America is facing record unemployment and with so many people suffering economic hardships, some bills aren’t being paid.
As more people are being laid off or having their work hours cut back due to the coronavirus pandemic, their ability to pay their mortgage or rent becomes a challenge.
Penn Today spoke to Susan Wachter, the Albert Sussman Professor of Real Estate and Professor of Finance at the Wharton School,—and co-director of the Penn Institute for Urban Research, who offers tips for those having financial struggles to keep a roof over their head during uncertain times.
“The first thing you should do if you are having trouble paying your rent or mortgage payment is to call your landlord or mortgage servicer as soon as you can,” says Wachter. “Widespread evictions and foreclosures are not good for anyone, and most major lenders have already issued statements pledging to work with any borrower who is having trouble paying,” she says.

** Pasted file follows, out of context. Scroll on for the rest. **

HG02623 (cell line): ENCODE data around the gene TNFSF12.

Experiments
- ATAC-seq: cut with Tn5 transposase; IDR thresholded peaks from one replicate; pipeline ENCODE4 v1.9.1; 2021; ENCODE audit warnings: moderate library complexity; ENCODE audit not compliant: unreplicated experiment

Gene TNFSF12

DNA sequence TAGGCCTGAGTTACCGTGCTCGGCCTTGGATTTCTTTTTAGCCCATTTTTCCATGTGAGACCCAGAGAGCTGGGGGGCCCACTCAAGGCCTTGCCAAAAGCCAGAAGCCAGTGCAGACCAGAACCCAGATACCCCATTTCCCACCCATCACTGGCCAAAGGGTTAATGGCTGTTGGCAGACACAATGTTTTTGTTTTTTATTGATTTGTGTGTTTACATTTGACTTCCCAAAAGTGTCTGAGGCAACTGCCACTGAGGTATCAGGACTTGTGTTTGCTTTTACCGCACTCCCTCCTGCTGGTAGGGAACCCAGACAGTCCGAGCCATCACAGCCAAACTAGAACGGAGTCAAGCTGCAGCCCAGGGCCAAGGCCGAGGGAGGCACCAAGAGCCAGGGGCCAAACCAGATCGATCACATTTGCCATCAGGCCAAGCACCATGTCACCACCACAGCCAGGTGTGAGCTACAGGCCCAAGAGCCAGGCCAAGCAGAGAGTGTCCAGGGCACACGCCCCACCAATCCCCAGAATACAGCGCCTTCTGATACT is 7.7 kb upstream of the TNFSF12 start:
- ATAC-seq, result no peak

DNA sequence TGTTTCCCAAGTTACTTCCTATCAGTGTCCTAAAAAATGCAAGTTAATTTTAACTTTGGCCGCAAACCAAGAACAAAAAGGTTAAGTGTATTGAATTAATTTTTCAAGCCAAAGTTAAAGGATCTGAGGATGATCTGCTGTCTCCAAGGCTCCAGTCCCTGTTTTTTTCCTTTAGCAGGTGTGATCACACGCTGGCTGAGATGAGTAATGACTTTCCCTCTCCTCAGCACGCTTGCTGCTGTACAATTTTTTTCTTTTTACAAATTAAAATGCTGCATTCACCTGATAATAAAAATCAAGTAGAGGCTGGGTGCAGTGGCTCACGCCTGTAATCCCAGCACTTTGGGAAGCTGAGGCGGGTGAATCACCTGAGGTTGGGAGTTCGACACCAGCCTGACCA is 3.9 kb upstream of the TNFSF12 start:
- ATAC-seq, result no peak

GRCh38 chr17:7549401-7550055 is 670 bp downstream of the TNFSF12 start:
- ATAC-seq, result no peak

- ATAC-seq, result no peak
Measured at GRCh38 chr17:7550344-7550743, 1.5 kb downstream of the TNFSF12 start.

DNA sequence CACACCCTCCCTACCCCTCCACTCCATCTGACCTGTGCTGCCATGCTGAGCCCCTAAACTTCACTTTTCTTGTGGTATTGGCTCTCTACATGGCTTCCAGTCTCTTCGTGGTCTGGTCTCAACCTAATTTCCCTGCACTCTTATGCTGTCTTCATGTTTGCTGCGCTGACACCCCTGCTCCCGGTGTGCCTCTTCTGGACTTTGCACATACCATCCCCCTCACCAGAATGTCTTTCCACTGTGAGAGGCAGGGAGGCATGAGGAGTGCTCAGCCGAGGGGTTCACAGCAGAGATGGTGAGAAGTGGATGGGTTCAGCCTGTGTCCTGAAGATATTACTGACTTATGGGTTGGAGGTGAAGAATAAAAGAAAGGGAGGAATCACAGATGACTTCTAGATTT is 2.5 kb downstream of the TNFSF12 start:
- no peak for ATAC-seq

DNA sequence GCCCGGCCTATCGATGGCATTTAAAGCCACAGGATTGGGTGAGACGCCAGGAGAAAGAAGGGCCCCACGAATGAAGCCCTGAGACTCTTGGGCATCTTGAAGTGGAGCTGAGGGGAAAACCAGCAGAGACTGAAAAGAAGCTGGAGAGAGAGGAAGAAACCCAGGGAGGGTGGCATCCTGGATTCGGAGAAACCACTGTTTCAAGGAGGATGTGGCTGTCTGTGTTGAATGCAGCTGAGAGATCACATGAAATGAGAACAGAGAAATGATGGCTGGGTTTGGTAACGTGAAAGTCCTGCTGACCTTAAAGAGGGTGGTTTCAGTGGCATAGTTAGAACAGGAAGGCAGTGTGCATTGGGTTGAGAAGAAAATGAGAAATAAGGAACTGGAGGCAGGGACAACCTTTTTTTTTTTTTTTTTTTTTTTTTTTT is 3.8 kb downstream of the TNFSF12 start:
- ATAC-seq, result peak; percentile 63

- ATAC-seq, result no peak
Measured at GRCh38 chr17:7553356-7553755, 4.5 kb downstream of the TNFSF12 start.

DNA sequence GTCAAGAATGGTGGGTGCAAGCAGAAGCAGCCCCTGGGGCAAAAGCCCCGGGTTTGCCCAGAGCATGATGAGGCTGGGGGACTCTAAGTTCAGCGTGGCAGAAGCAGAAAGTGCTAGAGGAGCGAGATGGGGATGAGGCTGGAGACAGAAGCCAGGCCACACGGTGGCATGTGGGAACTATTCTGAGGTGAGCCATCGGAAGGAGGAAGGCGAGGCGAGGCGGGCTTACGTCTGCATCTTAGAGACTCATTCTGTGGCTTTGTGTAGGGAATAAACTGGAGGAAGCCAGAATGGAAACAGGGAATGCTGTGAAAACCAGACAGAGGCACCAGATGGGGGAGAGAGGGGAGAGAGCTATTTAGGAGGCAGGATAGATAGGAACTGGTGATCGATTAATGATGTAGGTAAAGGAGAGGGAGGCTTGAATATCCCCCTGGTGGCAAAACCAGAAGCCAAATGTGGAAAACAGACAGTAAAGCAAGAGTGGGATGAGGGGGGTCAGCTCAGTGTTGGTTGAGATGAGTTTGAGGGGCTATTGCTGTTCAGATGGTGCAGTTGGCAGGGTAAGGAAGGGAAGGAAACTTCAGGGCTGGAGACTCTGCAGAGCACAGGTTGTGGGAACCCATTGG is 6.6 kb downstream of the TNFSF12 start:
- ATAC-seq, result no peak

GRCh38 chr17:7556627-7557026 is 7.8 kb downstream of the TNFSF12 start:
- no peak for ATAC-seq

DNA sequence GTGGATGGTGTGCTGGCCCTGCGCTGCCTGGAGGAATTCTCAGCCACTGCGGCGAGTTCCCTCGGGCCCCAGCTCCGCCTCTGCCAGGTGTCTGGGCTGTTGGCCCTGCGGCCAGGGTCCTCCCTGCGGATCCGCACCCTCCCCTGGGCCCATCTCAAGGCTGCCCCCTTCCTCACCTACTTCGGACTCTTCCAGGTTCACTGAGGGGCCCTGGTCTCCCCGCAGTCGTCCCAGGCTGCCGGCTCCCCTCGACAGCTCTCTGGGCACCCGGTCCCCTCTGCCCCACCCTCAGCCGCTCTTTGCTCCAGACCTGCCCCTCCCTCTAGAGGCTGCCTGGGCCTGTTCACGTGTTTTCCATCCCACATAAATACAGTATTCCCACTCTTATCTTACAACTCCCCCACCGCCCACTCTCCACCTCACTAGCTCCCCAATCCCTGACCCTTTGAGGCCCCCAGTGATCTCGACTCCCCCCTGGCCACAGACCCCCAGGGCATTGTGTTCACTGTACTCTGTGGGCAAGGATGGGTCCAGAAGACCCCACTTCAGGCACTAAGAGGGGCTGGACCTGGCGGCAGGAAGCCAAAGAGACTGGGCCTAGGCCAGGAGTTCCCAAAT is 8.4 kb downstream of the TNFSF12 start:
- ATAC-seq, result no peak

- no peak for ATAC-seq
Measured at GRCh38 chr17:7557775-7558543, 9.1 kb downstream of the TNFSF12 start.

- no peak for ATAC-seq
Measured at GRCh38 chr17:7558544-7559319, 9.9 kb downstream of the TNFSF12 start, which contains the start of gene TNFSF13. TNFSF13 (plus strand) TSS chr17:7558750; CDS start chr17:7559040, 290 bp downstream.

It’s important to start a conversation with who you’re paying bills to, rather than simply stopping payments altogether. Missing a mortgage payment without formally deferring it, for example, can hurt your credit score and cause your loan to go into default.
If you are a homeowner, experts suggest contacting your lender. Financial planners and consumer advocates are encouraging homeowners to reach out to their loan service directly to discuss payment options as soon as they can.
If you are a renter, give your landlord notice. Renters are advised to contact their landlords as soon as they can to talk through delayed or partial payment options.
Here, Wachter offers tips for those having financial struggles with their mortgage or rent during the coronavirus crisis.